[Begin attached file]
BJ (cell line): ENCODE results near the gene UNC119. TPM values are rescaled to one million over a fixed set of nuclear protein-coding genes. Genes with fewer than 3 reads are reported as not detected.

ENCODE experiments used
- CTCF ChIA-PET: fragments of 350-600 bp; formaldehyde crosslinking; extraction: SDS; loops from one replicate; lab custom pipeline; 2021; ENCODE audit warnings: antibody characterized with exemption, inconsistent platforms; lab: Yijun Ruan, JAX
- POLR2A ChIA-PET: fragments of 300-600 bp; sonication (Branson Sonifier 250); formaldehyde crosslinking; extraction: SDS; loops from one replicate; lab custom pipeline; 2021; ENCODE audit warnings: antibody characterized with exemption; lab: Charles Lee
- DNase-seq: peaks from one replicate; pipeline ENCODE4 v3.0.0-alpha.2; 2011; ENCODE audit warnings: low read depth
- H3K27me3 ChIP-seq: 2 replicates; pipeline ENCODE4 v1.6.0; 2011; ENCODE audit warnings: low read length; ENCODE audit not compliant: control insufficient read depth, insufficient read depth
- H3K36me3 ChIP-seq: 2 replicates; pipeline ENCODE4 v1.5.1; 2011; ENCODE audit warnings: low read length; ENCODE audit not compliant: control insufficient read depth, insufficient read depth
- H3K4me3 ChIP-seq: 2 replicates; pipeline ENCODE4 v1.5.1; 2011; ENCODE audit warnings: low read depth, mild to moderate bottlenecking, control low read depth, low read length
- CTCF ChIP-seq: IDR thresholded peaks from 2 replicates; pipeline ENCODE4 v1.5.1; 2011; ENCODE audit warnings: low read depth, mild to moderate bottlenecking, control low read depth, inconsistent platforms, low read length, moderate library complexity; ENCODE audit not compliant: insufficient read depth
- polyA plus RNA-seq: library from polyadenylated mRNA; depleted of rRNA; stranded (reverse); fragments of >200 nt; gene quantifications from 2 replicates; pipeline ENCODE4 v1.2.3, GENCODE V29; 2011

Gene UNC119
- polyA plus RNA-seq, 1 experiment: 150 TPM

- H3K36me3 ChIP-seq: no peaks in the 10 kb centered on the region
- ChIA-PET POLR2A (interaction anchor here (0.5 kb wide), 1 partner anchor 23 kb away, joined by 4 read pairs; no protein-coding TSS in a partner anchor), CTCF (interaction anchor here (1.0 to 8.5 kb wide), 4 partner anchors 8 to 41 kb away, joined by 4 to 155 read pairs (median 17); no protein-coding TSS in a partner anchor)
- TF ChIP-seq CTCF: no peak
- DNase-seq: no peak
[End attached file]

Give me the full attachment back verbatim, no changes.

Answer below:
BJ (cell line): ENCODE results near the gene UNC119. TPM values are rescaled to one million over a fixed set of nuclear protein-coding genes. Genes with fewer than 3 reads are reported as not detected.

ENCODE experiments used
- CTCF ChIA-PET: fragments of 350-600 bp; formaldehyde crosslinking; extraction: SDS; loops from one replicate; lab custom pipeline; 2021; ENCODE audit warnings: antibody characterized with exemption, inconsistent platforms; lab: Yijun Ruan, JAX
- POLR2A ChIA-PET: fragments of 300-600 bp; sonication (Branson Sonifier 250); formaldehyde crosslinking; extraction: SDS; loops from one replicate; lab custom pipeline; 2021; ENCODE audit warnings: antibody characterized with exemption; lab: Charles Lee
- DNase-seq: peaks from one replicate; pipeline ENCODE4 v3.0.0-alpha.2; 2011; ENCODE audit warnings: low read depth
- H3K27me3 ChIP-seq: 2 replicates; pipeline ENCODE4 v1.6.0; 2011; ENCODE audit warnings: low read length; ENCODE audit not compliant: control insufficient read depth, insufficient read depth
- H3K36me3 ChIP-seq: 2 replicates; pipeline ENCODE4 v1.5.1; 2011; ENCODE audit warnings: low read length; ENCODE audit not compliant: control insufficient read depth, insufficient read depth
- H3K4me3 ChIP-seq: 2 replicates; pipeline ENCODE4 v1.5.1; 2011; ENCODE audit warnings: low read depth, mild to moderate bottlenecking, control low read depth, low read length
- CTCF ChIP-seq: IDR thresholded peaks from 2 replicates; pipeline ENCODE4 v1.5.1; 2011; ENCODE audit warnings: low read depth, mild to moderate bottlenecking, control low read depth, inconsistent platforms, low read length, moderate library complexity; ENCODE audit not compliant: insufficient read depth
- polyA plus RNA-seq: library from polyadenylated mRNA; depleted of rRNA; stranded (reverse); fragments of >200 nt; gene quantifications from 2 replicates; pipeline ENCODE4 v1.2.3, GENCODE V29; 2011

Gene UNC119
- polyA plus RNA-seq, 1 experiment: 150 TPM

- H3K36me3 ChIP-seq: no peaks in the 10 kb centered on the region
- ChIA-PET POLR2A (interaction anchor here (0.5 kb wide), 1 partner anchor 23 kb away, joined by 4 read pairs; no protein-coding TSS in a partner anchor), CTCF (interaction anchor here (1.0 to 8.5 kb wide), 4 partner anchors 8 to 41 kb away, joined by 4 to 155 read pairs (median 17); no protein-coding TSS in a partner anchor)
- TF ChIP-seq CTCF: no peak
- DNase-seq: no peak